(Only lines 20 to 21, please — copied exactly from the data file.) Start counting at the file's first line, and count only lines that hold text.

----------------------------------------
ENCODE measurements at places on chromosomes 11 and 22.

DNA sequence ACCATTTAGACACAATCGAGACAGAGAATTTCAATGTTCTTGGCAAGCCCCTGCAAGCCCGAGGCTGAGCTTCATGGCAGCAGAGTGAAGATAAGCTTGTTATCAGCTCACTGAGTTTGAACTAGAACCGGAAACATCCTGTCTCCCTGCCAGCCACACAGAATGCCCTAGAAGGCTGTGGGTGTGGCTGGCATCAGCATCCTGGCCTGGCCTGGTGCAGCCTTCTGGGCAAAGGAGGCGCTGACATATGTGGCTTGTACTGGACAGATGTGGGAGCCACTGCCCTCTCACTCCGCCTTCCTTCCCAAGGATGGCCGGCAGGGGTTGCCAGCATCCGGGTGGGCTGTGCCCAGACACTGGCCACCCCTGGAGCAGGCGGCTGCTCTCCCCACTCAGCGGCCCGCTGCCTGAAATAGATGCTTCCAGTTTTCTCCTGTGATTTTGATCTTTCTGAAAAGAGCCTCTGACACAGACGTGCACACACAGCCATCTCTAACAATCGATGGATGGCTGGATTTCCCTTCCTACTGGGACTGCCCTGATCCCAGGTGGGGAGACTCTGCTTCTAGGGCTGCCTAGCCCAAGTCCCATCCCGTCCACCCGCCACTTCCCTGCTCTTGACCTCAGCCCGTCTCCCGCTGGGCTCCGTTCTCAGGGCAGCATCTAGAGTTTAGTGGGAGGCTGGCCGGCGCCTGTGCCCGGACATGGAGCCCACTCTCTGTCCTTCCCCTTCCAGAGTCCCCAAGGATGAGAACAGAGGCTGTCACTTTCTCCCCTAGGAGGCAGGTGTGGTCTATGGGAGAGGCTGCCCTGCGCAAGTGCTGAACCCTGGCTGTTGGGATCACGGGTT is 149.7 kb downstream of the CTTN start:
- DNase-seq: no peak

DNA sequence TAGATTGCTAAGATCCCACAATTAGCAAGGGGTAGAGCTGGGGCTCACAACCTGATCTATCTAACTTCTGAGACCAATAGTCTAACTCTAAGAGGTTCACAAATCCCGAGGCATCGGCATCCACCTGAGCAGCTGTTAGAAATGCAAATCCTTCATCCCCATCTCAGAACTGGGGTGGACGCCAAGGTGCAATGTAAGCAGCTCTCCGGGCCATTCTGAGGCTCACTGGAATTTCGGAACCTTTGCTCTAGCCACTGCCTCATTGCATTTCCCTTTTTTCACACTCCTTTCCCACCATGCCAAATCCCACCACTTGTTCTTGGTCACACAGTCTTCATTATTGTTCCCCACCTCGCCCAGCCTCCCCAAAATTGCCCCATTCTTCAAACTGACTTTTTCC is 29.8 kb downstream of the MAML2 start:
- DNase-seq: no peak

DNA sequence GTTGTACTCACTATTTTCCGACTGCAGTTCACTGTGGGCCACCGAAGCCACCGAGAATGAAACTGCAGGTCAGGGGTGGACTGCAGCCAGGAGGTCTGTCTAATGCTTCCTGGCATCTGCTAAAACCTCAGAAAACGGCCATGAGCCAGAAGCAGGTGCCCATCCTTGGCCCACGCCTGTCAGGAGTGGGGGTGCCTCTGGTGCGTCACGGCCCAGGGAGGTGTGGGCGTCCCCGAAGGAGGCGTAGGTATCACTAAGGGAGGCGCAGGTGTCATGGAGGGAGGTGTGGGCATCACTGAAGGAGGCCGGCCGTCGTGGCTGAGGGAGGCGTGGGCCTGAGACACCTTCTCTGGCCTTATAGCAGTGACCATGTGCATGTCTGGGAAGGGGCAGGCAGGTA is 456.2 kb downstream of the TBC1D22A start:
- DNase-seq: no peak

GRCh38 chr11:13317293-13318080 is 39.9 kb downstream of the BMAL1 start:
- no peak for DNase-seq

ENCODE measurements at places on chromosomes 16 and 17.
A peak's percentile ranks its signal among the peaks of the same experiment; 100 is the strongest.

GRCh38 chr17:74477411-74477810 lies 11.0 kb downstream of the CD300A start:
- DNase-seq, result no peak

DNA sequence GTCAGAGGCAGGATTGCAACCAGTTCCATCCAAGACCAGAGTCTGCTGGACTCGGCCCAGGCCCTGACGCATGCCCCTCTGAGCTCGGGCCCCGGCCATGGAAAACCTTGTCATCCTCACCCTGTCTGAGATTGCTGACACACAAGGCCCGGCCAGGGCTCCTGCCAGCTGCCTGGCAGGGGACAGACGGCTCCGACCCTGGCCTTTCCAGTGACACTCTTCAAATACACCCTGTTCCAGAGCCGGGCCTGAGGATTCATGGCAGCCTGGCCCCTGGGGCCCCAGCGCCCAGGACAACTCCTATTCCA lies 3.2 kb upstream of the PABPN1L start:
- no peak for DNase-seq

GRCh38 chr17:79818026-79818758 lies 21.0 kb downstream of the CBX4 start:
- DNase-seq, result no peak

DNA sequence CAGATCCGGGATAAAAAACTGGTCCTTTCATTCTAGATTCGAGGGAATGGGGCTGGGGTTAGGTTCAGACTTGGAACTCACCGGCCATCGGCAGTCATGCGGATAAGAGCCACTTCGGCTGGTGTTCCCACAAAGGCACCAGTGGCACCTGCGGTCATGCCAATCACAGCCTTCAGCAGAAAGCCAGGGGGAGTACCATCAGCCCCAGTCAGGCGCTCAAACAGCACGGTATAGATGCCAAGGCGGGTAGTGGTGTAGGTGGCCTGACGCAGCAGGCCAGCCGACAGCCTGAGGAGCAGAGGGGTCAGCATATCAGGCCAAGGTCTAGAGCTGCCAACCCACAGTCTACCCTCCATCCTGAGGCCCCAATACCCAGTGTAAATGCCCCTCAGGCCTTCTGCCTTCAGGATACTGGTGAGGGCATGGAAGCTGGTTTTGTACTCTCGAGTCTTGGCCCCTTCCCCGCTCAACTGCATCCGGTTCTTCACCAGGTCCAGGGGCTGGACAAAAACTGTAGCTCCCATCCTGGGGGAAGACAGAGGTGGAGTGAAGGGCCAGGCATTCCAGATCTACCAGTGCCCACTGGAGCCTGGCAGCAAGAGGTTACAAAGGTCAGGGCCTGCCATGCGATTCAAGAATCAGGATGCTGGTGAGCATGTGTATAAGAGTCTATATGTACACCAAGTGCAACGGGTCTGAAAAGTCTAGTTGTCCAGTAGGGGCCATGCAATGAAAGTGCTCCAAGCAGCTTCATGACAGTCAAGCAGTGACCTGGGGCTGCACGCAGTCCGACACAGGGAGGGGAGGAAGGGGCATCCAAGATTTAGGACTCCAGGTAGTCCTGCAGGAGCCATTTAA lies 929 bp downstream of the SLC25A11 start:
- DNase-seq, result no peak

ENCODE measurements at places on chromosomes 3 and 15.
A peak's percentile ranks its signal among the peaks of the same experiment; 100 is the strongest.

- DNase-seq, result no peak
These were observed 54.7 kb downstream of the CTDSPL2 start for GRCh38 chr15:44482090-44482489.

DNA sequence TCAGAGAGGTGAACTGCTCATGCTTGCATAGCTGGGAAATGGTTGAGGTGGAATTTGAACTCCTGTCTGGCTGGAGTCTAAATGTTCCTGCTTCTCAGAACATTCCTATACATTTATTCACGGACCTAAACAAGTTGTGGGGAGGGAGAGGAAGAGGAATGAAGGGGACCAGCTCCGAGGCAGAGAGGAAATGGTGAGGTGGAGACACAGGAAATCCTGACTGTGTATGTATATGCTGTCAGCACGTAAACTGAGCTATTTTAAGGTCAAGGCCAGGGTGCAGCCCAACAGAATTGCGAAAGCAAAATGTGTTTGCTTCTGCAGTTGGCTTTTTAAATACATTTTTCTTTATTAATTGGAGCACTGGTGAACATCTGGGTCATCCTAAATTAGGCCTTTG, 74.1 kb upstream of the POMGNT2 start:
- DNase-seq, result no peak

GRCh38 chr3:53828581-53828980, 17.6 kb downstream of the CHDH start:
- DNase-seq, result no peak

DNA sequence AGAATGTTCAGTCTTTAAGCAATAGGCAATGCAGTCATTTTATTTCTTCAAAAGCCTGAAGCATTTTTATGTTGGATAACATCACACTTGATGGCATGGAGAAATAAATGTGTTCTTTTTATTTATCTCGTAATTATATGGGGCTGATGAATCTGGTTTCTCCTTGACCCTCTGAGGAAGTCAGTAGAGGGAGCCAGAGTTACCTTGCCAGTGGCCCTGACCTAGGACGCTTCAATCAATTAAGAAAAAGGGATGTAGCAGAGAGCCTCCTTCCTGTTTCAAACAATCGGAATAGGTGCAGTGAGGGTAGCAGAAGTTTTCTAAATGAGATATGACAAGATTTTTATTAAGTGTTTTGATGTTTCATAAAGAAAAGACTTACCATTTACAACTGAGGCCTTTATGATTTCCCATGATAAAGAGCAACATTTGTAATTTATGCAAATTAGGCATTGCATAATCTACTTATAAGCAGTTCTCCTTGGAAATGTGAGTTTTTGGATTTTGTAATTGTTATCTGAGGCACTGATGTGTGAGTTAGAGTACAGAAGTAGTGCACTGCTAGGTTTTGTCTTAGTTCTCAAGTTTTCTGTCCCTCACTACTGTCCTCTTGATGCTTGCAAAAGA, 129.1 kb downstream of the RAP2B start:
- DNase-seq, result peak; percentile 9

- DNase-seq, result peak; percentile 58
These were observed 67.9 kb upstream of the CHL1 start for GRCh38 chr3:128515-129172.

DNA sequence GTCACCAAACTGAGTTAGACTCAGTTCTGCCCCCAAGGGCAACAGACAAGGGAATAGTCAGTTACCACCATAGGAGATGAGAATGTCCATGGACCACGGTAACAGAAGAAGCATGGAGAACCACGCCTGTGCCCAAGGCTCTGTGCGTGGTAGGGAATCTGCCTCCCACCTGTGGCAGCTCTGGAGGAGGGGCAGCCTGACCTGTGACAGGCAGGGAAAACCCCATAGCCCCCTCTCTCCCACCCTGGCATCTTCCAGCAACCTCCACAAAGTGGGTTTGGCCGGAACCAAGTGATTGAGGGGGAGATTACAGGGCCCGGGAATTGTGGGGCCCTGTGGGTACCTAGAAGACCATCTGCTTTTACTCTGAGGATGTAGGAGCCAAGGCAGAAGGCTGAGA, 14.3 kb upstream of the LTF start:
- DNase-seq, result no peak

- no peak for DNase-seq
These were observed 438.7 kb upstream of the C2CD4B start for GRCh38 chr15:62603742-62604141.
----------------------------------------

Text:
ENCODE measurements at places on chromosomes 3 and 15.
A peak's percentile ranks its signal among the peaks of the same experiment; 100 is the strongest.